Exploring global nitrogen and phosphorus flows in urban wastes during the twentieth century

30-08-2013 | Publication

This paper presents a global model-based country-scale quantification of urban nitrogen (N) and phosphorus (P) waste flows from humans, animals, and industries, including discharge to surface water, and recycling in agriculture. Agricultural recycling was practiced commonly in early twentieth century Europe, Asia, and North America.

Change in N and P discharges between 1900 and 2000

During the twentieth century, global urban discharge to surface water increased ~3.5-fold to 7.7 Tg yr-1 for N and ~4.5-fold to 1.0 Tg yr-1 for P; the major part of this increase occurred between 1950 and 2000. Between 1900 and ~1940, industrial N and P flows dominated global surface water N and P loadings from urban areas; since ~1940, human wastes are the major source of urban nutrient discharge to both surface water and agricultural recycling. During the period 1900–2000, total global recycling of urban nutrients in agriculture increased from 0.4 to 0.6 Tg N yr-1 and from 0.07 to 0.08 Tg P yr-1.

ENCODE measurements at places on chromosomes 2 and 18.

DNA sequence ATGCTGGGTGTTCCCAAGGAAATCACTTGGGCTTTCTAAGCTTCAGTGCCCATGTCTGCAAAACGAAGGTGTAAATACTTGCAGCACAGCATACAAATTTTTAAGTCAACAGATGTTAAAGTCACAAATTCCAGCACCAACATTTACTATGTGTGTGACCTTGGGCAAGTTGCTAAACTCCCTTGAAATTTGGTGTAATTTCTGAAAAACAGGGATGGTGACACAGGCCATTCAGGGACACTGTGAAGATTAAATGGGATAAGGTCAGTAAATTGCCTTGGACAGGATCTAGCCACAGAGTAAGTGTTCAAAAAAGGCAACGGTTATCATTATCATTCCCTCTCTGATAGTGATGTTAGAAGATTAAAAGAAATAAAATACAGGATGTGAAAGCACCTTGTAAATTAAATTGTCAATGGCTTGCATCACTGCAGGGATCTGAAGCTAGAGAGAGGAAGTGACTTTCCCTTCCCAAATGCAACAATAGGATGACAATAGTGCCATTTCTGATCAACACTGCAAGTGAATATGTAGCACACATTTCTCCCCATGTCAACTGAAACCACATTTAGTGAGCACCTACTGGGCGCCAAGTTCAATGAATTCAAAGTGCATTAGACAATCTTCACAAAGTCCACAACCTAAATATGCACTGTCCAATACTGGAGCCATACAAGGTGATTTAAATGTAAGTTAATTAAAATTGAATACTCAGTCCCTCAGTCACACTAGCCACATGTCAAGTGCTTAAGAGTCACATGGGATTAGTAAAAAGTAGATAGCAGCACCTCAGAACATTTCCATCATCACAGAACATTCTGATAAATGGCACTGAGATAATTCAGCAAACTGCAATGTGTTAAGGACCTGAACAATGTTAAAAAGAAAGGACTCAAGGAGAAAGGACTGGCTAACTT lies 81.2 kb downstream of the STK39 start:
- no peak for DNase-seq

Nitrogen load from point sources to surface water (1900-2000)

Uncertainty in the model

A large number of factors (the major ones related to food consumption, urban population, sewer connection, and industrial emissions) contribute to the uncertainty of -18% to +42% for N and -21% to +45% for P around the calculated surface water loading estimate for 2000.